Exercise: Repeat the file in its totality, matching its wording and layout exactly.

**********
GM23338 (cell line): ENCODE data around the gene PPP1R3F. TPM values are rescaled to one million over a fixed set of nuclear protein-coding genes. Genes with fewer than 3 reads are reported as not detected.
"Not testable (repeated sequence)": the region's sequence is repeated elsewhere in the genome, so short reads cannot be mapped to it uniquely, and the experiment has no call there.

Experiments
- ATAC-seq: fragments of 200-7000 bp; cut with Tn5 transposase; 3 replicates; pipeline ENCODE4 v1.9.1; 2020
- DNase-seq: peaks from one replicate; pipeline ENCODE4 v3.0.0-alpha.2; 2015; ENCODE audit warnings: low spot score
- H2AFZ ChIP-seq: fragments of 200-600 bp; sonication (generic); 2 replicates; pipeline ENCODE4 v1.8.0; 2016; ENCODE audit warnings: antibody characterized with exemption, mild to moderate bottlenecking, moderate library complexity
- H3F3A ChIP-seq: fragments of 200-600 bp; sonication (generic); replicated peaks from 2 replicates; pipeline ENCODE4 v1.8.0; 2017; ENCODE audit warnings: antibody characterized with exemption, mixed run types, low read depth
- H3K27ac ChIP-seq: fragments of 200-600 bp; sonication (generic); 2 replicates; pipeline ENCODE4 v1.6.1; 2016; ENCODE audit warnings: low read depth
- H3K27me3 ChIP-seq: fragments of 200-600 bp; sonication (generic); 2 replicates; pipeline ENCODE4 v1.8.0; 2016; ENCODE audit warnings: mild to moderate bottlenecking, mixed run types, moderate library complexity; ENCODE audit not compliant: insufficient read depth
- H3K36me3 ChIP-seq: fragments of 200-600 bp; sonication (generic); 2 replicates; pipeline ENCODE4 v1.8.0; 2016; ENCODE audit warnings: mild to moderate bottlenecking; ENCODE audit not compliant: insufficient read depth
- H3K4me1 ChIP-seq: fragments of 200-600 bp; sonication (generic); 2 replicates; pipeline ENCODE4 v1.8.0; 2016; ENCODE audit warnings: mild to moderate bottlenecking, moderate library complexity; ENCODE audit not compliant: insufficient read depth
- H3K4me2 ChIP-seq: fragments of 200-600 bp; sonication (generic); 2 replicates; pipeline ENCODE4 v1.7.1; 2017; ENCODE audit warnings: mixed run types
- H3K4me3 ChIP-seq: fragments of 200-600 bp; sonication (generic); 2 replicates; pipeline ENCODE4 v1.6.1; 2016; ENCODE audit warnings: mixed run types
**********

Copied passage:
GM23338 (cell line): ENCODE data around the gene PPP1R3F. TPM values are rescaled to one million over a fixed set of nuclear protein-coding genes. Genes with fewer than 3 reads are reported as not detected.
"Not testable (repeated sequence)": the region's sequence is repeated elsewhere in the genome, so short reads cannot be mapped to it uniquely, and the experiment has no call there.

Experiments
- ATAC-seq: fragments of 200-7000 bp; cut with Tn5 transposase; 3 replicates; pipeline ENCODE4 v1.9.1; 2020
- DNase-seq: peaks from one replicate; pipeline ENCODE4 v3.0.0-alpha.2; 2015; ENCODE audit warnings: low spot score
- H2AFZ ChIP-seq: fragments of 200-600 bp; sonication (generic); 2 replicates; pipeline ENCODE4 v1.8.0; 2016; ENCODE audit warnings: antibody characterized with exemption, mild to moderate bottlenecking, moderate library complexity
- H3F3A ChIP-seq: fragments of 200-600 bp; sonication (generic); replicated peaks from 2 replicates; pipeline ENCODE4 v1.8.0; 2017; ENCODE audit warnings: antibody characterized with exemption, mixed run types, low read depth
- H3K27ac ChIP-seq: fragments of 200-600 bp; sonication (generic); 2 replicates; pipeline ENCODE4 v1.6.1; 2016; ENCODE audit warnings: low read depth
- H3K27me3 ChIP-seq: fragments of 200-600 bp; sonication (generic); 2 replicates; pipeline ENCODE4 v1.8.0; 2016; ENCODE audit warnings: mild to moderate bottlenecking, mixed run types, moderate library complexity; ENCODE audit not compliant: insufficient read depth
- H3K36me3 ChIP-seq: fragments of 200-600 bp; sonication (generic); 2 replicates; pipeline ENCODE4 v1.8.0; 2016; ENCODE audit warnings: mild to moderate bottlenecking; ENCODE audit not compliant: insufficient read depth
- H3K4me1 ChIP-seq: fragments of 200-600 bp; sonication (generic); 2 replicates; pipeline ENCODE4 v1.8.0; 2016; ENCODE audit warnings: mild to moderate bottlenecking, moderate library complexity; ENCODE audit not compliant: insufficient read depth
- H3K4me2 ChIP-seq: fragments of 200-600 bp; sonication (generic); 2 replicates; pipeline ENCODE4 v1.7.1; 2017; ENCODE audit warnings: mixed run types
- H3K4me3 ChIP-seq: fragments of 200-600 bp; sonication (generic); 2 replicates; pipeline ENCODE4 v1.6.1; 2016; ENCODE audit warnings: mixed run types